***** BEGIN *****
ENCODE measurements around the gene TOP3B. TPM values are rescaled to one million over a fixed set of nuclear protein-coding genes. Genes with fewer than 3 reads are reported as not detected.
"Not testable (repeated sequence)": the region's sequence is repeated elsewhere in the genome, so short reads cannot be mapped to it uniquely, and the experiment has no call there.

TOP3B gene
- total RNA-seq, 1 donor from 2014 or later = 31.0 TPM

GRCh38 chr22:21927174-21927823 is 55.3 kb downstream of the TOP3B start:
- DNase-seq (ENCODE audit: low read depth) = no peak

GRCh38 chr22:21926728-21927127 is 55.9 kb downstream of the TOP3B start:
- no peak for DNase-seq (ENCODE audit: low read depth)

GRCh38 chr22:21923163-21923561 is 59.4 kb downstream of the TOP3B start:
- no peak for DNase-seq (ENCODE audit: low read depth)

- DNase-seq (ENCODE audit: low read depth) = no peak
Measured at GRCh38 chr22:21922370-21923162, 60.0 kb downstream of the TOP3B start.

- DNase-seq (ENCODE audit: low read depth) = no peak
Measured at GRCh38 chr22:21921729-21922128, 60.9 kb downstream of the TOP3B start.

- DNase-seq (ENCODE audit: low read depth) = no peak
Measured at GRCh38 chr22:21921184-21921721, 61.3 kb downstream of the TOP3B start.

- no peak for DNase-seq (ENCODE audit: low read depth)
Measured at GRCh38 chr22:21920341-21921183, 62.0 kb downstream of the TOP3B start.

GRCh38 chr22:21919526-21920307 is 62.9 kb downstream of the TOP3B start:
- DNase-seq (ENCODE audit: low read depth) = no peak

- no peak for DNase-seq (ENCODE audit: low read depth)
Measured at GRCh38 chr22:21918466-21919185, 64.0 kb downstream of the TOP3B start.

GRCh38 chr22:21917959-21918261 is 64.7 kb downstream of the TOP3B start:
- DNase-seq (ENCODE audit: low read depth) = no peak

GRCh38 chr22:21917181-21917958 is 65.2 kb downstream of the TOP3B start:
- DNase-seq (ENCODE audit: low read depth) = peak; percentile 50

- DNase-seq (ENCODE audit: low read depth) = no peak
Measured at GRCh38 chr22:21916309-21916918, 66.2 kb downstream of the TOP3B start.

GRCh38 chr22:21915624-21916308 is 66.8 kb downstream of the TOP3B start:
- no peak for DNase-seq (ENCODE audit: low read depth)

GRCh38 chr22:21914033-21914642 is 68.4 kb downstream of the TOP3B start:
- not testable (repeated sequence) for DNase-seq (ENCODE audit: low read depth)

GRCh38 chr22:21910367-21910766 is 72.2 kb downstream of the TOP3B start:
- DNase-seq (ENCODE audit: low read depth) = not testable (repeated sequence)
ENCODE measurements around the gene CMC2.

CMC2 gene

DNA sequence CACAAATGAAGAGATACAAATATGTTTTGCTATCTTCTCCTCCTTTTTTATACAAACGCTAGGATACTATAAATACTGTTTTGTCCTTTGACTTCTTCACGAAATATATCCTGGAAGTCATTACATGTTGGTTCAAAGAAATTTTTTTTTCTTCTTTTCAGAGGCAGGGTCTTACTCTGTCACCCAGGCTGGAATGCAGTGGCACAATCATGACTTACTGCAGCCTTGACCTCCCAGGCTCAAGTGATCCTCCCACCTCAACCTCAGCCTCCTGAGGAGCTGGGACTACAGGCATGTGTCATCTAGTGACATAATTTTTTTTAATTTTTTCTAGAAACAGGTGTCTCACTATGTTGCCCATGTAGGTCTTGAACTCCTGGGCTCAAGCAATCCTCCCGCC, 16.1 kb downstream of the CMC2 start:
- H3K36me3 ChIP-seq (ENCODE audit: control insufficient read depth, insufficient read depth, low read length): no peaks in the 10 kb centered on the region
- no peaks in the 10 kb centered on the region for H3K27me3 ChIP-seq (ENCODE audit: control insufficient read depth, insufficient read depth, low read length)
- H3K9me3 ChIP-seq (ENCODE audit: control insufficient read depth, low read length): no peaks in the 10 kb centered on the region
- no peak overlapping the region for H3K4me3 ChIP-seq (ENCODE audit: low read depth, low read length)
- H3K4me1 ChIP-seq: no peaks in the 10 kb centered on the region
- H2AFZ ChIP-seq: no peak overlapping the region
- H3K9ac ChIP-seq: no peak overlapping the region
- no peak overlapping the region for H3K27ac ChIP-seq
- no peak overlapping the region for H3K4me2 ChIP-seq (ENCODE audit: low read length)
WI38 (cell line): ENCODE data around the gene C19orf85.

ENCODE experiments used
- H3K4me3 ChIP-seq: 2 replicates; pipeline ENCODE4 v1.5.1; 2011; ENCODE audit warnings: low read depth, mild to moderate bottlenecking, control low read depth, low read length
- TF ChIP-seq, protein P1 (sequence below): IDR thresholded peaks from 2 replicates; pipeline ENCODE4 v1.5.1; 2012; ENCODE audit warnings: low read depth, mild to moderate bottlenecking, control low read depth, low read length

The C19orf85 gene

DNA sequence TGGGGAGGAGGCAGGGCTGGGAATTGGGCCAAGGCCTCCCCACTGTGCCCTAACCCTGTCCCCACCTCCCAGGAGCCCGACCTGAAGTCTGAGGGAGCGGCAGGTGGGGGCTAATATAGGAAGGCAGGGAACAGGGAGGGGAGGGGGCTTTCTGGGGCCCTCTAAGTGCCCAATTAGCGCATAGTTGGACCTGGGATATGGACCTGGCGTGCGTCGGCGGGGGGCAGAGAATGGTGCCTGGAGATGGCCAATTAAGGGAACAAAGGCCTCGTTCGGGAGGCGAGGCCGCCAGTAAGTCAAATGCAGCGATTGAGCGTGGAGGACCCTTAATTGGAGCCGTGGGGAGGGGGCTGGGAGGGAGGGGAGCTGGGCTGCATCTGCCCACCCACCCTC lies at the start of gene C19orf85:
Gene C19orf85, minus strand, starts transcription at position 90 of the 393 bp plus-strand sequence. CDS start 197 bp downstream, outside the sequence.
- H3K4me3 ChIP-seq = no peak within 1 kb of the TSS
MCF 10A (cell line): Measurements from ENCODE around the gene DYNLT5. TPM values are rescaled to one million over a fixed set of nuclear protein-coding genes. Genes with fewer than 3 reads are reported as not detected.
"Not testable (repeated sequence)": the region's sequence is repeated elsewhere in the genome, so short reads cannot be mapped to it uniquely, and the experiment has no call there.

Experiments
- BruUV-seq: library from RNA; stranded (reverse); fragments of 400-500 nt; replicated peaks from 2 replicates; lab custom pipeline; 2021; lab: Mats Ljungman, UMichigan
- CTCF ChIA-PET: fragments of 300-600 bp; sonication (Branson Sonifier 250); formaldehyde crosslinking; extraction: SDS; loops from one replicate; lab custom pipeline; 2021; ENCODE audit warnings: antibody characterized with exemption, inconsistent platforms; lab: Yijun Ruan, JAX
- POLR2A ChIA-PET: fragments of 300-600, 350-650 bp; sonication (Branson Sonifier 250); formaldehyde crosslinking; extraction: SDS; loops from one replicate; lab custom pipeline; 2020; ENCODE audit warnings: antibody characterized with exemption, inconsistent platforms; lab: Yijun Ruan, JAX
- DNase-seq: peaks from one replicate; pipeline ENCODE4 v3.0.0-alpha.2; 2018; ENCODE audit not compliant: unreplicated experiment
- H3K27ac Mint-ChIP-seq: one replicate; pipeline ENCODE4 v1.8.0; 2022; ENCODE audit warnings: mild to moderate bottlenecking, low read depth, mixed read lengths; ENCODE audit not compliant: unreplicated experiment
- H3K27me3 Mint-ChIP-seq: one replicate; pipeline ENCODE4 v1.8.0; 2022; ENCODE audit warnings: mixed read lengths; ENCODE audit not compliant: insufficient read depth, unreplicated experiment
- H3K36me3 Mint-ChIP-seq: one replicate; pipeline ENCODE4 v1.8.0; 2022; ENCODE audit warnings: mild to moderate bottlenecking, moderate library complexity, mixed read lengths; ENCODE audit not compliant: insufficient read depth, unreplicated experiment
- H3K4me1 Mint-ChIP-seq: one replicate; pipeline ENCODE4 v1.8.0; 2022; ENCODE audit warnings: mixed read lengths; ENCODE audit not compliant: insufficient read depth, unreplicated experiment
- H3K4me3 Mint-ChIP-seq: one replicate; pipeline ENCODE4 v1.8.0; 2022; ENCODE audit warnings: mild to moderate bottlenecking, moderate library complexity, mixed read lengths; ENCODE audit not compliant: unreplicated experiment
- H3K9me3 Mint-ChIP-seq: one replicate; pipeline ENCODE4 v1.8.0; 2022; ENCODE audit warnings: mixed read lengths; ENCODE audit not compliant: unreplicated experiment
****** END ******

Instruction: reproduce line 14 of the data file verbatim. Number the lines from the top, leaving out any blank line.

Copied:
Measured at GRCh38 chr22:21921729-21922128, 60.9 kb downstream of the TOP3B start.